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 The World of Film in Australia - on the Internet Updated Thursday, April 17, 2014 - Edition No 893 

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PROPOSITION, THE: DVD

SYNOPSIS:
In the outback of 1880s Australia, yet another gunfight between the police and a gang of outlaws leaves carnage in its wake. Charlie Burns (Guy Pearce) and his brother Mikey (Richard Wilson) are captured by Captain Stanley (Ray Winstone). Their psychopathic brother, Arthur (Danny Huston), is hiding somewhere in the bush; all three are wanted for a brutal crime. Stanley makes Charlie a devastating proposition in an attempt to bring an end to the cycle of bloody violence.

Review by Louise Keller:
This is the film Ned Kelly should have been. The Proposition is a superbly crafted, hard-hitting drama about loyalty and conscience. The first thing that struck me about the film is the tone. In his second screenplay, Nick Cave has injected his unique touch with his distinctive music and occasional poetic prose seeping into the subliminal. The music has a hard edge, countered by its Irish lilt. John Hillcoat's non-compromising direction clearly captures the harshness of the times, with its conflicts and discrimination issues.

Even the trees are gnarled in this unrelenting environment. Violence is part of life in remote Australia at the end of the bushranger era, and there is little by way of homely comforts. Yet although Ray Winstone's Captain Stanley gives tough orders in the local jail where he works, his home is like another world. Surrounded by a rose garden, and with the refinement of a very English teacup, his saviour is his English rose wife Martha (Emily Watson). She is his solace, and the juxtaposition of the daily brutality with this elegantly coiffed lady of the house who wears corseted gowns and a prim manner, is almost shocking.

The story assembles piece by piece. The Byrnes boys are a nasty lot. The latest escapade that resulted in the rape and death of a young woman, prompts serious action. After the opening shoot out, Captain poses his proposition to Guy Pearce's Charlie, offering a trade of the life of his young brother Mikey (Richard Wilson) for the life of Arthur (Danny Huston), the group's callous leader.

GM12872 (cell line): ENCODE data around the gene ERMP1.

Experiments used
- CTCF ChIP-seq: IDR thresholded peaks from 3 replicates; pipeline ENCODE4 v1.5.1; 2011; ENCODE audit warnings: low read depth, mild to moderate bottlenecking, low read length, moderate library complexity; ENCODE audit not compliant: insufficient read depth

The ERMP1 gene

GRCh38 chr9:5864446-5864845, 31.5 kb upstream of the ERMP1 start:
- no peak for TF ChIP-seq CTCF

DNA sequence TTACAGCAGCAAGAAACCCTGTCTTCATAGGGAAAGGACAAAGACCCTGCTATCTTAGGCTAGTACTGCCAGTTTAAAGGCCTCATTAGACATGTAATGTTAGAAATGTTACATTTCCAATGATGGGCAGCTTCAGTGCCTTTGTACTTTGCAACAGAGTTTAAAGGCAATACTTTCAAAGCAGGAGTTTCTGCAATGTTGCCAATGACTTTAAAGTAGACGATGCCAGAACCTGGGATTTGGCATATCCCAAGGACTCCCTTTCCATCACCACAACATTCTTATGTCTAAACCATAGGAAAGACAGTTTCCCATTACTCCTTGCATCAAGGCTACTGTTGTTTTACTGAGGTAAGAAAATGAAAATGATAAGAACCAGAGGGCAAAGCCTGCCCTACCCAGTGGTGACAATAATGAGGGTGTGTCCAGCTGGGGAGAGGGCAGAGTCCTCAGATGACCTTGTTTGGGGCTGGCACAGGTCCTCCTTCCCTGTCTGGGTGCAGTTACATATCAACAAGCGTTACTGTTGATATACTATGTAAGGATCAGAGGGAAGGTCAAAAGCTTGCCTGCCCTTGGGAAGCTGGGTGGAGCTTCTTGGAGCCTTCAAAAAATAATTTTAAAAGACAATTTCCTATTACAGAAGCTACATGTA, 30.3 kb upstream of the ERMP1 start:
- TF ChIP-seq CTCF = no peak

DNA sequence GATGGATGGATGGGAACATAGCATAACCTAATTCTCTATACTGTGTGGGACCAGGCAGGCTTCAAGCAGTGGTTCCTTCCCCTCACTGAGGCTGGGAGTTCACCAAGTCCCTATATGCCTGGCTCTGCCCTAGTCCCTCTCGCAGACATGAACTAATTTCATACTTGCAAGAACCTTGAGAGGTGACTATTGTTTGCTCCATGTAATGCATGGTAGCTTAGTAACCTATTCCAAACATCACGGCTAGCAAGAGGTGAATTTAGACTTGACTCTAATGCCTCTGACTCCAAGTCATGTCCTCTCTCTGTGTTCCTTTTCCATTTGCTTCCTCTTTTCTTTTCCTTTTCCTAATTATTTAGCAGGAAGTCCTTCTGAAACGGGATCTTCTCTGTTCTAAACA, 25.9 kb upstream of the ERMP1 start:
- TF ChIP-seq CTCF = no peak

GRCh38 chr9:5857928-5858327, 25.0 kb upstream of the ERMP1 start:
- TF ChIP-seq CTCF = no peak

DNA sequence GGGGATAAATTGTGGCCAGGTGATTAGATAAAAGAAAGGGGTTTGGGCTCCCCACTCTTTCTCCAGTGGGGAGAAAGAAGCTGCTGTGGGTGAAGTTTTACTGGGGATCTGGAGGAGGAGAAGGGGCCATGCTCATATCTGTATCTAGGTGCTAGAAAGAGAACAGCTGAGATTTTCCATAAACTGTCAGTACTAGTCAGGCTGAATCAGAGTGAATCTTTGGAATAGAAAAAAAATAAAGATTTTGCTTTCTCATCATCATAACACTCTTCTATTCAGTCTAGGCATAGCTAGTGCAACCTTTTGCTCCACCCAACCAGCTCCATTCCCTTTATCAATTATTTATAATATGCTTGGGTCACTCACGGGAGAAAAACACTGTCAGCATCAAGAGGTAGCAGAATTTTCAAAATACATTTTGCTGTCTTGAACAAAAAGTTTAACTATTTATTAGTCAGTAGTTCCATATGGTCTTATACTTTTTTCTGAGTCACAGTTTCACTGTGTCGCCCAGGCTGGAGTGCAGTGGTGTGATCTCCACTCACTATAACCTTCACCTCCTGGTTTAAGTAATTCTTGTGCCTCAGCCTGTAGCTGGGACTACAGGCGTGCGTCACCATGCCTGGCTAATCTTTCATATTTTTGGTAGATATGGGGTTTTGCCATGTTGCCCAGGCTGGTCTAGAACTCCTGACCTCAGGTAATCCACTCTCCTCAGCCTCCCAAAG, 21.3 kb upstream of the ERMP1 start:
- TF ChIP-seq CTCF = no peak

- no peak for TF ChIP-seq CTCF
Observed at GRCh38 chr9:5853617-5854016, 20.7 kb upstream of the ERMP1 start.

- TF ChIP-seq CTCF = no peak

The Proposition is a fine film. It's tough and never shirks from making its point, while at the same time nurtures delicate emotions. The performances are all extraordinary - in particular Winstone's conflicted Captain, who lets us in to feel his internal agony. Pearce is back at his best too, and David Wenham makes every screen moment count in a small role. This is a haunting and powerful film that creeps up on you and swallows you whole.

Managing Cultural Heritage is the theme of the DVD's behind the scenes featurette, and advisor Pearl Eatts talks about the cultural significance and the process. Director John Hillcoat talks about the significance of some of the locations, while producer Chris Brown touches on the indigenous issues that are part of the background of the story.

Published February 23, 2006



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PROPOSITION, THE: DVD (MA)
(Aust/UK, 2005)

CAST: Guy Pearce, Ray Winstone, Danny Huston, Emily Watson, David Wenham, John Hurt, Tom Budge, David Gulpilil, Leah Purcell, Richard Wilson, Tom E. Lewis,

PRODUCER: Chris Brown, Cat Villiers, Chiara Menage, Jackie O'Sullivan

DIRECTOR: John Hillcoat

SCRIPT: Nick Cave

CINEMATOGRAPHER: Benoit Delhomme

EDITOR: Jon Gregory, Ian Seymour

MUSIC: Nick Cave

PRODUCTION DESIGN: Chris Kennedy

RUNNING TIME: 104 minutes

AUSTRALIAN DISTRIBUTOR: Sony

AUSTRALIAN RELEASE: October 6, 2005

PRESENTATION: Widescreen

SPECIAL FEATURES: Behind the scenes feature, trailer

DVD DISTRIBUTOR: Sony Pictures Entertainment

DVD RELEASE: February 22, 2006







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